Duck Soup meets ethnic cleansing on the Caspian.

OK, OK, I know we’re not supposed to laugh at fat people, sexual dysfunction, anti- Semitism, gold-digging strippers, corrupt former Soviet oil states, and ethnic cleansing on the shores of the Caspian Sea. On the other hand, one might reasonably ask, how else are we supposed to respond to such a mess? In this baggy, enjoyable picaresque—an ideal beach read for Exxon and Halliburton workers in Baku?—Gary Shteyngart is undeniably traveling some of the same ground from his 2002 The Russian Debutante’s Handbook, whose hero, Vladimir Grishkin, is name-checked by Absurdistan protagonist Misha Vainberg, a fellow ex-Russian Jew also educated at Accidental College, located somewhere in the American Midwest.

Liberally educated enough to dub himself “Gargantua” (he also goes by the nom de rap “Snack Daddy”), Misha is a Rabelaisian figure, excessive in appetite and paunch beneath his vintage Puma track suits, funded by the fortune of his Russian gangster father, fond of his Hispanic stripper-turned-college-student girlfriend. And, like a lot of people who have it all, he also carries an excess of neuroses—leading to Ativan benders and many phone calls back to his shrink in New York, since Misha is miserably trapped in his homeland, forbidden to travel after his father killed an American businessman.

Motherless and nostalgic, Misha pines for the good old days. (“Remember, Papa, how we used to trap the neighbor’s anti-Semitic dog in a milk crate and take turns peeing on it?”) He also desperately misses N.Y.C., whose streets he traverses in dreams; to get one girl hot, he recites East Village restaurant reviews from memory. Absurdistan is the sort of book where the hero must lose everything; and though comic in tone, that theme of loss is echoed in the broken-down squalor Misha encounters everywhere in his flight through the former U.S.S.R. (Seeking to escape Russia on a Belgian passport, he flies south to the petro state of Absurdistan, sort of like Azerbaijan, riven by two indistinguishable ethnic factions.)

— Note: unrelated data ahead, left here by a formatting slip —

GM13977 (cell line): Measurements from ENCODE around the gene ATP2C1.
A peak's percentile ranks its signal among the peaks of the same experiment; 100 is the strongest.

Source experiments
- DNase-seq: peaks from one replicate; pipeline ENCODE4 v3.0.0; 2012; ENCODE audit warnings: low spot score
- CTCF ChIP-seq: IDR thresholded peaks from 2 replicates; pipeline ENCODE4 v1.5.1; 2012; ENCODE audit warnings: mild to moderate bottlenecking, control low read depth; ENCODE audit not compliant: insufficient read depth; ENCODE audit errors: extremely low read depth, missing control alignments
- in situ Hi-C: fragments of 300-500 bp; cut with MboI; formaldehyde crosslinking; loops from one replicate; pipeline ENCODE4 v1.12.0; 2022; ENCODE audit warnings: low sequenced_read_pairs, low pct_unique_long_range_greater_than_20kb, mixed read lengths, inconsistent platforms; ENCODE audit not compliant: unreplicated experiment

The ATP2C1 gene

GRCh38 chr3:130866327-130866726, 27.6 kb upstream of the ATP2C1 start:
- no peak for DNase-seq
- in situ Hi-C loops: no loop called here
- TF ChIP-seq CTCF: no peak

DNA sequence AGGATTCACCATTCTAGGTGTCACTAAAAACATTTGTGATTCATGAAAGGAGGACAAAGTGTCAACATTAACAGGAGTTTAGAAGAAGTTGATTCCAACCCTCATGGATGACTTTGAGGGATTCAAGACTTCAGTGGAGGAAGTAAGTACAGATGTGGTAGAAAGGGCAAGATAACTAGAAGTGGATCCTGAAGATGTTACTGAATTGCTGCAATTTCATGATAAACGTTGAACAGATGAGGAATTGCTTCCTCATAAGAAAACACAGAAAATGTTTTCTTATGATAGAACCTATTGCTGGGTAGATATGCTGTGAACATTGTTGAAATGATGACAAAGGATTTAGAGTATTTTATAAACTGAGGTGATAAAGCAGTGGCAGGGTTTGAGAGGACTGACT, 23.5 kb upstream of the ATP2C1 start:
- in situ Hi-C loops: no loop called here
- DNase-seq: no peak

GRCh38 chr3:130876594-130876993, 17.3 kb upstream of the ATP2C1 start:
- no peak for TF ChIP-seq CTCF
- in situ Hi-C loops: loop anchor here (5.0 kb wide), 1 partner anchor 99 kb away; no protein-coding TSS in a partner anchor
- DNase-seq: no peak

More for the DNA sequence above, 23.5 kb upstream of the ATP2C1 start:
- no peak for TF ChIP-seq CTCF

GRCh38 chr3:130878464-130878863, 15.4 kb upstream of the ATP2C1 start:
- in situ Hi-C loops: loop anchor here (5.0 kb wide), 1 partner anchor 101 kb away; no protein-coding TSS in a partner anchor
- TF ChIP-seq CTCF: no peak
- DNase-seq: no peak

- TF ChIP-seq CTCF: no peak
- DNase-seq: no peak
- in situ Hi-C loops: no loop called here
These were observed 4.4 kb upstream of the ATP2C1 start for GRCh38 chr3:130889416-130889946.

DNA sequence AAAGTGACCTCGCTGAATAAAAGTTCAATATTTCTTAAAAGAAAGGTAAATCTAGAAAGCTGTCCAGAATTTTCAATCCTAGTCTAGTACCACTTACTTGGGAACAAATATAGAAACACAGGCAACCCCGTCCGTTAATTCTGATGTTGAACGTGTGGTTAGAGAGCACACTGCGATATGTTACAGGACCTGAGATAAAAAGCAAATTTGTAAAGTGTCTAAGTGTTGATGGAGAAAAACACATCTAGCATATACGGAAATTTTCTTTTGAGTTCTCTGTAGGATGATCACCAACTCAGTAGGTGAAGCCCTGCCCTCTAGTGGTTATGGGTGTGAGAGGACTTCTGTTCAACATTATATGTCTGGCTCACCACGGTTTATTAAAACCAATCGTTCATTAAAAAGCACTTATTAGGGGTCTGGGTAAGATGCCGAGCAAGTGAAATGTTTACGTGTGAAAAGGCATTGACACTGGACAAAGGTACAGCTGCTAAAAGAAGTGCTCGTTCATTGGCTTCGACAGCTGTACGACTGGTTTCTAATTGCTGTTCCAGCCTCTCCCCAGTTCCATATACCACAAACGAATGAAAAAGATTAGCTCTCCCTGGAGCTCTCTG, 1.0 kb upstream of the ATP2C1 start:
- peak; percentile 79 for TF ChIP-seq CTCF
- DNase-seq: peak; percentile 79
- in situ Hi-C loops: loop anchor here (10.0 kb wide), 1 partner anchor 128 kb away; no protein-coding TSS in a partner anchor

It’s all very Duck Soup, until the plot turns more toward Hotel Rwanda, when the Sevo start killing the Svanï. Or is it the other way around? We’re as confused as poor Misha by the politics and intrigue. Absurdistan includes a few omens of 9/11 (the book’s set in 2001) and even tosses in a reference to Cheney, although this debutante doesn’t seem to be attempting grown-up satire. Shteyngart nods to Evelyn Waugh, a more acidic and concentrated writer, but he’s sprawling and generous, so funny you don’t really mind if Absurdistan tails off without much of a conclusion. If anything, it makes you want to read more about Misha, if and when he finally reaches his beloved Manhattan, and about Debutante‘s Grishkin, and even about a classmate of theirs, the disreputable writer Jerry Shteynfarb (whom Misha has reason to hate). If those three should ever meet in the same restaurant, the events in war-torn Absurdistan will seem tame by comparison.